On June 17, 1999 the state of Texas put to death by lethal injection John Stanley Faulder, a Canadian who had been convicted in 1977 of murdering Inez Phillips, an oil heiress. Faulder’s case received more press attention than most executions these days, mainly because the Canadian government tried to intervene on his behalf and urged Texas governor George W. Bush to spare his life. Unmoved by arguments that after his arrest Faulder had been denied his right to consult with officials from the Canadian embassy, Bush sent him to the death chamber.

What went entirely unmentioned by the U.S. press was that 37 years ago Stanley Faulder had been the unwitting victim of medical experiments partially funded by the CIA. According to Faulder’s sister, Pat Nicholl, who lives in Jaspar, Alberta, “At 15 Stanley was arrested for stealing a watch and sent to a boys’ home for six months. At 17, another theft got him six months in jail. At 22 he was caught in a stolen car and sent to jail in New Westminster, B.C. for two years. There, he asked for psychiatric help and was put in an experimental drug program which involved doses of LSD.”

“A major civil liberties issue of the next decade will be the control and expansion of consciousness,” Timothy Leary and Richard Alpert (Ram Dass) declared in a letter to the Harvard Crimson on their shuttered project studying of the therapeutic potential of psychedelics. “Who controls your cortex? Who decides on the range and limits of your awareness? If you want to research your own nervous system, expand your consciousness, who is to decide that you can’t and why?”

Faulder was one of hundreds of Canadian prisoners who were experimented upon by psychiatrists in the 1960s and 1970s. The prison LSD program was run by Dr. George Scott, a staff psychiatrist for the Canadian Federal Corrections, who had served as director of the Canadian Army’s psychological rehabilitation department during World War II. After the war, Scott teamed up with shrinks from Allan Memorial Institute, including the notorious Ewen Cameron, to launch a variety of drug, electroshock, sensory deprivation and pain tolerance experiments, using prisoners and patients at mental hospitals as guinea pigs. The LSD for some of the experiments as well as funding for the research was provided by the CIA and the Canadian Defense Department.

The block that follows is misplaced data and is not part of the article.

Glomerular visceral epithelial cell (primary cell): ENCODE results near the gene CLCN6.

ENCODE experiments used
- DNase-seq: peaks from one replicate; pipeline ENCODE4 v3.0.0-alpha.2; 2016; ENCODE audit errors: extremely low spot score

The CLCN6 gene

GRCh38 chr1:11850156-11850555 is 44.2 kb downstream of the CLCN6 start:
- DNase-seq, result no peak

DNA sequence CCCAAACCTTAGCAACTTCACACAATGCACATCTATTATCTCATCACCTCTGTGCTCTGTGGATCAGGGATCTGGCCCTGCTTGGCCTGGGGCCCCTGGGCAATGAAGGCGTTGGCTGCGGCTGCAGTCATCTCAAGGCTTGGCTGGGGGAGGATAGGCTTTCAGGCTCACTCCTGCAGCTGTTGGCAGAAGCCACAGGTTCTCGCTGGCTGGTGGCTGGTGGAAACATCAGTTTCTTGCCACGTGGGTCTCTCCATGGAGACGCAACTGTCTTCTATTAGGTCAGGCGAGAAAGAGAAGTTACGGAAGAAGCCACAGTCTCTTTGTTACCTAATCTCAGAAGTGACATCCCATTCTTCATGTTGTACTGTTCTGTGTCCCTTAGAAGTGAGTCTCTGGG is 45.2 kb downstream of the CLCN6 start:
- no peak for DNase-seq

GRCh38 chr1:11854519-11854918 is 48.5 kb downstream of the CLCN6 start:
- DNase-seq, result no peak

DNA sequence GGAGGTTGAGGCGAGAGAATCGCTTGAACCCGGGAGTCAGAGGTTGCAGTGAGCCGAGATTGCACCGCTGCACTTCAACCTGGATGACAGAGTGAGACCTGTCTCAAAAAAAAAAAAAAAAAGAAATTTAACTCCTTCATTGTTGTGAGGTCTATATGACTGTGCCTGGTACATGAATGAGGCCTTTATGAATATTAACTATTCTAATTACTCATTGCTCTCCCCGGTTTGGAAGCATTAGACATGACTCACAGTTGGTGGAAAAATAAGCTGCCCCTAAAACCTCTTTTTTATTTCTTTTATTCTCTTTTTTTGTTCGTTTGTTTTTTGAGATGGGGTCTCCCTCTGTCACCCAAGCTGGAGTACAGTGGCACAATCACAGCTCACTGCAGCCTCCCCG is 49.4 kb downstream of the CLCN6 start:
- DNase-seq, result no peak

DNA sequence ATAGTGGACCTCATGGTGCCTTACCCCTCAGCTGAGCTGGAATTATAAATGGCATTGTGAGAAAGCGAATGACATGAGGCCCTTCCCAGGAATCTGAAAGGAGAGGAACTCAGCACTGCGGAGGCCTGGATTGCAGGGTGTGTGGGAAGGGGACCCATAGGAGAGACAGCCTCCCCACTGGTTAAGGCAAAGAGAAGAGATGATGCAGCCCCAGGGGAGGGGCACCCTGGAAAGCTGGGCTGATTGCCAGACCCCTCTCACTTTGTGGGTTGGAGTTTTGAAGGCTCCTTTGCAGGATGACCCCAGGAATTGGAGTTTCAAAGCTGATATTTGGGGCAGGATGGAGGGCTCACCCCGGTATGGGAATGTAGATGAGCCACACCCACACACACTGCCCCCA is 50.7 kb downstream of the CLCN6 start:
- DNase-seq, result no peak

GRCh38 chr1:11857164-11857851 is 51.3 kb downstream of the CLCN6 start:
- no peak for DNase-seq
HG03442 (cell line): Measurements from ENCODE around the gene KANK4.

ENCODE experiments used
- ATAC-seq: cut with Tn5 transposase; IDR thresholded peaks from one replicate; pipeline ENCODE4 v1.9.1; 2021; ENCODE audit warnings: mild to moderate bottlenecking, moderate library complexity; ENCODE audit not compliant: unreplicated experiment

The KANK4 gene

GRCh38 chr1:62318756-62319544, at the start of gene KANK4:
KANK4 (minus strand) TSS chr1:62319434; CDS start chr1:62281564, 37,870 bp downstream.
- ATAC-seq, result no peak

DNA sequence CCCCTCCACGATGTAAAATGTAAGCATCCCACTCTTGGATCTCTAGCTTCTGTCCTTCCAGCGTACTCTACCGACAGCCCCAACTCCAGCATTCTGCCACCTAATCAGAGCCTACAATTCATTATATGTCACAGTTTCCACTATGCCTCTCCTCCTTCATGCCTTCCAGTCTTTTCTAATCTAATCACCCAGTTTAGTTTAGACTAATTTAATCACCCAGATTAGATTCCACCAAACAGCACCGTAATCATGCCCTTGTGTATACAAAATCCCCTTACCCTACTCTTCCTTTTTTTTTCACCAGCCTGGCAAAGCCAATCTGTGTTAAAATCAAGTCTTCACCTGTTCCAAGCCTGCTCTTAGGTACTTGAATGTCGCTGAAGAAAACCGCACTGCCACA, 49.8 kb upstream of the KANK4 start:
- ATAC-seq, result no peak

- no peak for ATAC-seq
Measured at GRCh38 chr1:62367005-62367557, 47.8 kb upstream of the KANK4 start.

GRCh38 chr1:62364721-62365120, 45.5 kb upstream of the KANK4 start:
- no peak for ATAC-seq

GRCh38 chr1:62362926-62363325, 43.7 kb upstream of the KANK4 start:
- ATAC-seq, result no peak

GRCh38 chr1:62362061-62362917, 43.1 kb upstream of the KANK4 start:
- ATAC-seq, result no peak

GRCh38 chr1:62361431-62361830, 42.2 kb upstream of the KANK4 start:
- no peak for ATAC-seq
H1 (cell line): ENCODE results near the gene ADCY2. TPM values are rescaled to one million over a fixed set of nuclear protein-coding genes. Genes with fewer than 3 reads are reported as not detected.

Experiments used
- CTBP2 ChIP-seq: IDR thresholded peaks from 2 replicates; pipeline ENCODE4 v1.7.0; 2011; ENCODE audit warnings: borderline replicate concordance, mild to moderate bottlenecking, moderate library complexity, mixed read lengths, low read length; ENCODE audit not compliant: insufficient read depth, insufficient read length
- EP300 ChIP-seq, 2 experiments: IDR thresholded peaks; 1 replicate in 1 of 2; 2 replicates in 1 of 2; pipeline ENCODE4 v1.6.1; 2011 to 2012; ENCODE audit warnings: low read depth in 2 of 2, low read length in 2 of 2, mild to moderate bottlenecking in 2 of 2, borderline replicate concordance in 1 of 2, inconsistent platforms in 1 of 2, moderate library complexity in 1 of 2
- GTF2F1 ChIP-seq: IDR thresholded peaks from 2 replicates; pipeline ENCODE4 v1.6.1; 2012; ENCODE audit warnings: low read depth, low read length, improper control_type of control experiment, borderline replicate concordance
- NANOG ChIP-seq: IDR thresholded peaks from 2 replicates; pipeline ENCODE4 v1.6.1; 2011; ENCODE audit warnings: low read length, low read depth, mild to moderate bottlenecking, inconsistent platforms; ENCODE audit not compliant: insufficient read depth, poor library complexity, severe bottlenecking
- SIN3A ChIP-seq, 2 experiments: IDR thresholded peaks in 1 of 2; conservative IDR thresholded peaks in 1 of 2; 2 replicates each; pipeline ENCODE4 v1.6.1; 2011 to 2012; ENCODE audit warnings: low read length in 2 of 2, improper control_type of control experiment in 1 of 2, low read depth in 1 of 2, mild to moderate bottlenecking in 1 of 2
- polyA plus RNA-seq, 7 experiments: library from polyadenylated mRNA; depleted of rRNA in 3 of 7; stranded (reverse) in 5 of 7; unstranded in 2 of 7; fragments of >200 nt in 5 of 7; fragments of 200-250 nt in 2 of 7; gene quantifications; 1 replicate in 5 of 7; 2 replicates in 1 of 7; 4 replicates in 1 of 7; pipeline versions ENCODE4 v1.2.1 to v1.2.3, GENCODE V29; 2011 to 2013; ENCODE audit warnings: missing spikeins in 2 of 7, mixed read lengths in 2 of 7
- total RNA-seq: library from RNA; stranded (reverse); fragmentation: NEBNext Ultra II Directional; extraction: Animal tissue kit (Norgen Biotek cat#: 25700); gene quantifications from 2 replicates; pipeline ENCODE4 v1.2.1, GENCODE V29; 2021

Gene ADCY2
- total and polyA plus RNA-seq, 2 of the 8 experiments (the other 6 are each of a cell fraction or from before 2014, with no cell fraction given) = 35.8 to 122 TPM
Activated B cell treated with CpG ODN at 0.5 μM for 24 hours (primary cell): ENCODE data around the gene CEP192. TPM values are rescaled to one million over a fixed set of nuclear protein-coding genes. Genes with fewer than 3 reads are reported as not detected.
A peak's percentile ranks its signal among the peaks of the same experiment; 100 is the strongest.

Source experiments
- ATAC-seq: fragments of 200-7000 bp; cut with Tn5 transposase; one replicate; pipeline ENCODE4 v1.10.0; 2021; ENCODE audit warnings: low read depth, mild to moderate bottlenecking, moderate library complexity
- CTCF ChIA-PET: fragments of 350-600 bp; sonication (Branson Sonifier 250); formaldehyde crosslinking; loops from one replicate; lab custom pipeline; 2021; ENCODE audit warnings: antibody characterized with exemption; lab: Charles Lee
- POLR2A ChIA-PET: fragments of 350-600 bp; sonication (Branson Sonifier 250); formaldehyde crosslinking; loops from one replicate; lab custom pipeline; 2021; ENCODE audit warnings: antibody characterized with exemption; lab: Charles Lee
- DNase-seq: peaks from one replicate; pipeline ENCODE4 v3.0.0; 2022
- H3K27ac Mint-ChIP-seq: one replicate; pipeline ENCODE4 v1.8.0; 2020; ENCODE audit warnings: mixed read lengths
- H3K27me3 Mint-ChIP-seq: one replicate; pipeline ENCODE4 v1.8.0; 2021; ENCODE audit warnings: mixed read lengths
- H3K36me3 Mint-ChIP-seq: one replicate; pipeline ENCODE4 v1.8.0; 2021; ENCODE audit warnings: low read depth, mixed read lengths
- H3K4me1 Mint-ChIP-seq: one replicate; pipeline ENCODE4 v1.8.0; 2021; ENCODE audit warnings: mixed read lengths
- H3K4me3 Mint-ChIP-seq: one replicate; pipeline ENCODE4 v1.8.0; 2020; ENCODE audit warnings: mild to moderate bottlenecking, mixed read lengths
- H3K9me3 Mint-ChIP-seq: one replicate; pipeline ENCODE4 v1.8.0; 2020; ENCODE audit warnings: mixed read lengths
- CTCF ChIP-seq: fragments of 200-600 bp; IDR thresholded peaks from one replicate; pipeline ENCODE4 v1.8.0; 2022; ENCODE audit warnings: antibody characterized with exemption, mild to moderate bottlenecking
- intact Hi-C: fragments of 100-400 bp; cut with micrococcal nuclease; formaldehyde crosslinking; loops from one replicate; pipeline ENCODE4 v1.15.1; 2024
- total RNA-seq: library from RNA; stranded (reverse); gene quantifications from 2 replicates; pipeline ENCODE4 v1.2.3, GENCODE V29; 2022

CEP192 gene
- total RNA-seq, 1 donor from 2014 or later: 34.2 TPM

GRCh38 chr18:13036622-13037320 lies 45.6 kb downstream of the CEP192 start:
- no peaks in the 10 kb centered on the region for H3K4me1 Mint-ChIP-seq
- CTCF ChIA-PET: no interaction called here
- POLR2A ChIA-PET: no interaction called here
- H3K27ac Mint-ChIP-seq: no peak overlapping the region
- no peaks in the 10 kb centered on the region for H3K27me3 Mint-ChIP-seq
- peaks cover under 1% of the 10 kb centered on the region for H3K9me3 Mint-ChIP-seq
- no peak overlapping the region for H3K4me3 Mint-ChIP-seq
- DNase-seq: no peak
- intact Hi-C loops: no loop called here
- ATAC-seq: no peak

Scott was stripped of his license to practice medicine. The sanction was not for dosing prisoners with psychotropic drugs, but for emulating Sandor Ferenczi by making passes at female patients. Even here Scott used drugs and electroshock to aid his seductions. According to court records, Scott used a technique called “narco-analysis” to manipulate one of the women into having sex with him. Narco-analysis involves heavy doses of sodium pentothal and Ritalin. Scott used the pentothal, in combination with electroshock, to take his victim into a near comatose state, implanted erotic suggestions, and then roused her to consciousness with shots of Ritalin. This continued for a period of five years. Scott even prescribed birth control pills for the woman.

In 1969, Robert Renaud, an inmate at the Kingston Penitentiary, claimed that Scott had given him ferocious jolts of electroshock as a punishment for not cooperating with the doctor. Like Faulder, Renaud was in jail for theft and was not considered violent. Scott dismissed Renaud’s allegation, though films of the psychiatrist shocking prisoners from that time have recently surfaced. In response, Scott said he only performed electroshock once a week on prisoners who “were sick enough”.

Scott was sued by 24 women inmates who say they were subjected to his LSD experiments. One of the women who brought the suit is Dorothy Proctor. She was given LSD at the Kingston women’s prison in 1961–the same year Faulder was drugged. Proctor was a 17-year-old black woman, serving a three-year sentence for robbery, when Scott diagnosed her as a sociopath and put her in his experimental program, which included sensory deprivation (a 52-day stint in the Hole), electroshock and mega-doses of LSD. [The lawsuit was settled out of court in 2002.]

In a 1998 interview with the CBC program “This Morning” Proctor vividly described the first time she was offered LSD as she was in the middle of a long stint in solitary: